Technology providers are often in a rush to get their products out to market, or to add new features, and the current standard practices and processes have not traditionally prioritized security and the long-term impact on the overall ecosystem in the process. The National Cybersecurity Strategy, and other government measures, aim to create market incentives that would instead create a secure by design model.
Biden’s 2021 Executive Order on Improving the Nation's Cybersecurity requires federal agencies to use only software that has been developed using secure development practices and instructs agencies to require certification from the vendors they work with. As part of this, by June vendors working with federal agencies must demonstrate that their products meet minimum NIST standards, for instance.
Separately, this month, CISA, the FBI, the NSA and international partners released guidance for manufacturers on building secure by design technology. Stewart Gloster stressed that the work has to begin at the training level for developers so that security is prioritized at the outset - something that is currently lacking as few developers have formal education in secure coding practices.
“What’ll you see in the National Cybersecurity Strategy, and in the implementation to come, is us trying to identify the places where we can best serve across the software ecosystem - not just open source - where we can invest and support industry, all of the other players, in that evolution towards long-term investments or secure by design,” said Stewart Gloster.
“I just want to emphasize one thing in this space: it’s not a government problem, it’s not a private sector problem, it’s an everybody problem.”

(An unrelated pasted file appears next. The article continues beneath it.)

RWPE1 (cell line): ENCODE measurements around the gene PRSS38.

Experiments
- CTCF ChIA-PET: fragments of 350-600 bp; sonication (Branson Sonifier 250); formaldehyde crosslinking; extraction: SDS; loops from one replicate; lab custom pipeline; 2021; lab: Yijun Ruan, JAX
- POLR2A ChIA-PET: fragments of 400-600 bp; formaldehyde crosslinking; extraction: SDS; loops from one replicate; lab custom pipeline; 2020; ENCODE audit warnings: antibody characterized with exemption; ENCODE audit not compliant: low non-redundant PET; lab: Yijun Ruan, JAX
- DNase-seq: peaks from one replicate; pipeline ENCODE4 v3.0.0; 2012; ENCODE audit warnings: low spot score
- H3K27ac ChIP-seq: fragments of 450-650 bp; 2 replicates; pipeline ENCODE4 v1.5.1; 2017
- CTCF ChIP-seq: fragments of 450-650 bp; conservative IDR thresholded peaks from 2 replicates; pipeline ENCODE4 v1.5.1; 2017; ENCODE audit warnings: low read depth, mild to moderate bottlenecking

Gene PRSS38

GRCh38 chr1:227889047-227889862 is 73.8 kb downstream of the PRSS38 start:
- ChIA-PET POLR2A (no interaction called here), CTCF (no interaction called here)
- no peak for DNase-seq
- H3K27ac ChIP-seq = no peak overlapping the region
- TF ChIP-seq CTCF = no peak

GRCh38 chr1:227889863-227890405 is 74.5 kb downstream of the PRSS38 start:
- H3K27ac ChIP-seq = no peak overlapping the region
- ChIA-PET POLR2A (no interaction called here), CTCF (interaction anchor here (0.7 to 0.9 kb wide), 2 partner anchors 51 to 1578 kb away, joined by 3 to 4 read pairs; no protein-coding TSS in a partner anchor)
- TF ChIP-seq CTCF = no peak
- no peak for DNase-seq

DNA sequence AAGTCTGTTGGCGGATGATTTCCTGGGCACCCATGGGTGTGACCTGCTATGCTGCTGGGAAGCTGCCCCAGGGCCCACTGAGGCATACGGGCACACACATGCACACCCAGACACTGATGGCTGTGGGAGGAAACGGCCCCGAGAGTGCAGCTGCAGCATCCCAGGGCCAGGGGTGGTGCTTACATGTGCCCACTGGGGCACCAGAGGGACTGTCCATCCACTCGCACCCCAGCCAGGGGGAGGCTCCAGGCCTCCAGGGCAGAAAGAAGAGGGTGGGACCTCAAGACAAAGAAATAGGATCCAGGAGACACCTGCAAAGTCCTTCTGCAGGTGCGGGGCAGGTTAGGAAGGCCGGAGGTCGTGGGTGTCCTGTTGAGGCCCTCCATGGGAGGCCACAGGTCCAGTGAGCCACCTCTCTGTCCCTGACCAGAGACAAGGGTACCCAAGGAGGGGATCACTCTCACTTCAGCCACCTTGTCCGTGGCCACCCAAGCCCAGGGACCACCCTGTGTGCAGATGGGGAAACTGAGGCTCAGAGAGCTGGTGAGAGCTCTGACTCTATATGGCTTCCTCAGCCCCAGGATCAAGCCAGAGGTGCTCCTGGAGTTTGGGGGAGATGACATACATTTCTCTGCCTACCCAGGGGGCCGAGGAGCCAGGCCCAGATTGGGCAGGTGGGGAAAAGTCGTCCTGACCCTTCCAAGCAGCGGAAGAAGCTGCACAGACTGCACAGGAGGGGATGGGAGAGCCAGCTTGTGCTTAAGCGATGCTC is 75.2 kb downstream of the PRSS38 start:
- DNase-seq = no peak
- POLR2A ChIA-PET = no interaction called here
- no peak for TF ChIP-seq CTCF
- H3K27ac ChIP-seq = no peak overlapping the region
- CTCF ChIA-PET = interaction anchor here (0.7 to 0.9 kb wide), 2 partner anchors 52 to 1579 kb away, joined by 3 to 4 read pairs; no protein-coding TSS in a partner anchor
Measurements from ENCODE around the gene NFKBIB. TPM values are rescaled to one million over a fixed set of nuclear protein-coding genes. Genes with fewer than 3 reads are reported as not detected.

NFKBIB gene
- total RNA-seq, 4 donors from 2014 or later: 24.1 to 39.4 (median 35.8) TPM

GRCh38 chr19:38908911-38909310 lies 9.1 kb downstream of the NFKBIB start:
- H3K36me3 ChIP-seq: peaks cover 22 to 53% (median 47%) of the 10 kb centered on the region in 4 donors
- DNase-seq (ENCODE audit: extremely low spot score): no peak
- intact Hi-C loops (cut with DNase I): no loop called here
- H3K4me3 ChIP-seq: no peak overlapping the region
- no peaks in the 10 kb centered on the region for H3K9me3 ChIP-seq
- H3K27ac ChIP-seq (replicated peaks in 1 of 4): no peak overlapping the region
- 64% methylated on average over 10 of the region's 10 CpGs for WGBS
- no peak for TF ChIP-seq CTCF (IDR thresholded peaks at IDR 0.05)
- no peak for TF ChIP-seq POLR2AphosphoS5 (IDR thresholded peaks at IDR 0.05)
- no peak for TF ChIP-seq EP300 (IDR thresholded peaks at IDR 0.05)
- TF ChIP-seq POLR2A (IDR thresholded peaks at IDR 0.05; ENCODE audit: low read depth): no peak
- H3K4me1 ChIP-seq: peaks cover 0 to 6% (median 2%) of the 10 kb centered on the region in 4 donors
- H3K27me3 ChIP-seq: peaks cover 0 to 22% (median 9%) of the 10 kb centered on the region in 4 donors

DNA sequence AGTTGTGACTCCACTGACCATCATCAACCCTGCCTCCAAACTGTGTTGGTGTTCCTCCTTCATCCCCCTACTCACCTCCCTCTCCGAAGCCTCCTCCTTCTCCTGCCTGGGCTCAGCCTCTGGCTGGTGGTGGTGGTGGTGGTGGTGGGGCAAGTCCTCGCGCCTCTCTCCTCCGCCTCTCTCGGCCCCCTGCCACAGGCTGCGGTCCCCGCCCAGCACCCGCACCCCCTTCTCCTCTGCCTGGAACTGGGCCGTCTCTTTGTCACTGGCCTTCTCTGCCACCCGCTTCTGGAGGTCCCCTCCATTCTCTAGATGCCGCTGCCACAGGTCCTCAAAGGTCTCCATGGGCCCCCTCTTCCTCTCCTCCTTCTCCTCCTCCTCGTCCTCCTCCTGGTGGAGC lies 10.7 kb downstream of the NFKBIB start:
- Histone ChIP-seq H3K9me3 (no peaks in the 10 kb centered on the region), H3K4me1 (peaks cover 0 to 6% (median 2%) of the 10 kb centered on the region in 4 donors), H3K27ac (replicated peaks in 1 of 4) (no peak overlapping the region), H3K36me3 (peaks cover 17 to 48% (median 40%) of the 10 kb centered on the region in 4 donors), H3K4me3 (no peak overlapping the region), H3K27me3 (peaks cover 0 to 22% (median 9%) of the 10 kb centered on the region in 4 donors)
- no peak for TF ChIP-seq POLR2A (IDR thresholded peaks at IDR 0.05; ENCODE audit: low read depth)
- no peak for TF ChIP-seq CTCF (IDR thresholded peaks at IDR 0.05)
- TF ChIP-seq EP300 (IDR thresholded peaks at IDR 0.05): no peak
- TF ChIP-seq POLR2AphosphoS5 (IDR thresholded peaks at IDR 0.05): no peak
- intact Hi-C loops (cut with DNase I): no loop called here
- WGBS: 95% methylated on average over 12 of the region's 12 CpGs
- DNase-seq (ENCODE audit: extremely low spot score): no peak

While these regulatory measures will impact a number of companies working with the public sector, they’re still only limited to federal agencies. For the private sector, inventory is a critical piece in ensuring that software is secure, and companies must know what their code is, where it is stored and where it’s coming from. However, that code is often in flux, with tweaks being made or vulnerabilities being discovered.
“The software supply chain issue is actually very easy to solve, it’s just impossible to implement,” said James Higgins, CISO of Snap, Inc. “If you can understand the inventory and landscape and understand where all your code is coming from, you’ve solved 80 percent of the problem. The other 20 percent is around the mechanics of moving that code, building and deploying it, but also understanding how that code changes and when a vulnerability is discovered or introduced, how you deal with it.”
While lots of work remains, panelists at the RSA session said they’re hopeful that the increased regulatory attention - and increased attacks occurring across the industry - will continue to drive change in how software across the supply chain is secured.
“I just want to emphasize one thing in this space: it’s not a government problem, it’s not a private sector problem, it’s an everybody problem,” said Higgins. “We keep talking about supply chain, and there’s one key word in there - chain. If you compromise any part of the chain and inject code or whatever it is, then the entire chain breaks.”